Let girls dream big and they can save the world. Give them a shield to launch themselves from and they will soar.

 

The Book of Life

Ah June, the season for hay fever, end of school madness, and if you’re an expat, goodbyes.  Emotions are running high, low and often, amok. June is always jam-packed with all sorts of feels.

Watching friends and acquaintances prepare for their next move, helping them navigate the spectrum of emotions that are part and parcel of saying goodbye to a certain time and place, it reminds me of the blind terror I feel each time I sit down to a blank page.

For me, there’s always–always— a niggling fear my words have dried up along side my ovaries. Or that they’ll be shit. A small voice in the back of my head chants What if nothing happens? What if it sucks? What if, what if, what if? But…woven in and out of that fear is a little excitement, a thread of hope that maybe, just maybe, I can conjure up a bit of magic. An idea, a gem of a sentence, on a really good day, a thousand words that tether a few lofty ideas to reality.

Getting ready to move, even for those who are semi-pros, is like sitting down in front of a giant blank page. It doesn’t matter if it’s a flashback repatriation or if you’re setting the scene for an exciting new plot twist, moving on is the equivalent of trying to write the opening sentence of the next chapter in your book of life.

The good news? Chapters are infinitely easier to pen than a whole new book. Getting ready to move, much like getting ready to write, involves a lot of thinking, contemplating, and turning over of ideas. Some of those ideas are going to work brilliantly. Some will fall flat and explode upon impact. The even better news? You’re not starting from scratch. You’ve got plenty of chapters already done and dusted and they all come with you. The back story and the settings. The seeds that will later sprout into full-blown story arcs. All the characters you’ve met. And take it from me, characters have a way of popping back up in ways you don’t expect.

When you’re moving, your life is chock full of blank pages–and anything can happen. A surprising plot twist. An epic journey. A hero, a challenge, a rite of passage. A new character from out of nowhere, one that ends up changing the whole dang story. The possibilities that come along with a blank page, a new chapter, or even a move–they’re endless.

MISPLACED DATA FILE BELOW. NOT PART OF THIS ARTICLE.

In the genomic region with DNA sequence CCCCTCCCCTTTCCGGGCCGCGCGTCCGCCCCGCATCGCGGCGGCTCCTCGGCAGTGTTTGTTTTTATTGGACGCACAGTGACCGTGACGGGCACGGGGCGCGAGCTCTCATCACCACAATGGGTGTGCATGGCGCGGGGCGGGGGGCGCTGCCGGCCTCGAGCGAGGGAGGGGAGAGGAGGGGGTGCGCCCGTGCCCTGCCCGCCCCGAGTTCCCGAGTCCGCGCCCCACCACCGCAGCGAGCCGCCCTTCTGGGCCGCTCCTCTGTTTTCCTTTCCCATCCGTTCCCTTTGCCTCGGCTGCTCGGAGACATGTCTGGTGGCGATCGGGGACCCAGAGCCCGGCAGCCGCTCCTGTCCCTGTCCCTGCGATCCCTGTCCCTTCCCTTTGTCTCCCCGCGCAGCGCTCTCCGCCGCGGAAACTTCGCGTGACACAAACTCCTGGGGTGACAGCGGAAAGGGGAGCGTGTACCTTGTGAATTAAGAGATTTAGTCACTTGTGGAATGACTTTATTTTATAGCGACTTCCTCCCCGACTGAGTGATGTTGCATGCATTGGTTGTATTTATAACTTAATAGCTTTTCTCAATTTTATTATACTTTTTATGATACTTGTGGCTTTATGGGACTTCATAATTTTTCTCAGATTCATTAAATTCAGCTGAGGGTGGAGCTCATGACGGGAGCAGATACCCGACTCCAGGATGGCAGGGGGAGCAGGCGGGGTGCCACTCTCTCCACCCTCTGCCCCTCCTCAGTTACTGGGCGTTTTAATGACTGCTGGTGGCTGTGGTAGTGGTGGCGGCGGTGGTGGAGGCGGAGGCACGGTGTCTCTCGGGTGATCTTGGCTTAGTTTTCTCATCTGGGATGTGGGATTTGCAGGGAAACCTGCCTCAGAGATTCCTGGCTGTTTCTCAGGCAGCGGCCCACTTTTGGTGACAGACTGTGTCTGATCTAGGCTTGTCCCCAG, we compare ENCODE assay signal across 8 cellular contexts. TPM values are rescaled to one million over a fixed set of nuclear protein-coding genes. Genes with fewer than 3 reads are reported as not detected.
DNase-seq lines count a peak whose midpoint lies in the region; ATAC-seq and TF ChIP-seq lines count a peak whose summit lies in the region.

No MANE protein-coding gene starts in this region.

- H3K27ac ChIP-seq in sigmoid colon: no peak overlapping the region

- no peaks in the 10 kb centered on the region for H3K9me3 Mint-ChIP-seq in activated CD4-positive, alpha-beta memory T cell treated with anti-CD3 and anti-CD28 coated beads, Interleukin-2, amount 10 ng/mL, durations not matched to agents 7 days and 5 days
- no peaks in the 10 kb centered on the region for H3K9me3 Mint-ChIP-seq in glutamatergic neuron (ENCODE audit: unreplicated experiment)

At times it’s scary and confusing. Will it all work? How are you going to tie it all together? It’s exhausting. A blank page takes a lot of work to fill. But all that possibility! All that space and room to make great things happen, interesting things, beautiful things. There’s so much room for all of those things–and more.

And, for all those you’re leaving behind as you close out one chapter to begin another? We are all still part of your book, the one that will be carefully packed in tissue paper and transported  in sea containers and trucks and planes all over the world. We’ll pop up, in conversations or a  FaceBook On This Day post (love those), maybe even a guest appearance somewhere down the road. But even if we don’t, we’re not deleted wholesale. Despite physical distance, we’re forever part of your back story now, part of the fabric of your book.

My advice? Sharpen your pencil and dive in. The first sentence is always the hardest. (And it’s almost never the one that you end up using.) Don’t worry about mistakes, there’s plenty of time for editing down the road. But most of all? Always remember all that work you’ve already done is just a chapter behind you when you need it.

Life only hands you one book, my friends–it’s up to you what you fill it with.

 

 

To the Thirteen White Male Senators Deciding the Fate of My Health Care

We have no interest in playing the games of identity politics. To reduce this to gender, race or geography misses the more important point of the diverse segments of the conference the group represents on policy — from members who support Medicaid expansion, to those opposed to it, to those who have called for long-term full repeal.”

Dear Senators,

All due respect, but I believe it’s you who are missing the important point. You cannot reduce to gender or race–but you can expand to them.

You presume, you thirteen white men, to make decisions and policies which will affect all of us, from sea to shining sea. You assume we will trust you, because until recently, we’ve had no choice but to trust you. But I don’t. I don’t trust you. You don’t represent me. I don’t mean party politics, Republican or Democrat. I mean you have never experienced the need for female driven policy, or policy that focuses on race, or centers issues unique to the LGBTQ community. Because you are none of those things.

Female driven policy is different. Race driven policy is different. LGBTQ driven policy is different. And that is a good thing. It brings diversity to the table. It’s Thai on Monday and sushi on Thursday instead of meatloaf every, single night. It means the needs of others, needs that are different from your own, are brought to the forefront. It is taking and shaping the experiences of those identities and using them, smartly, to craft broader policy.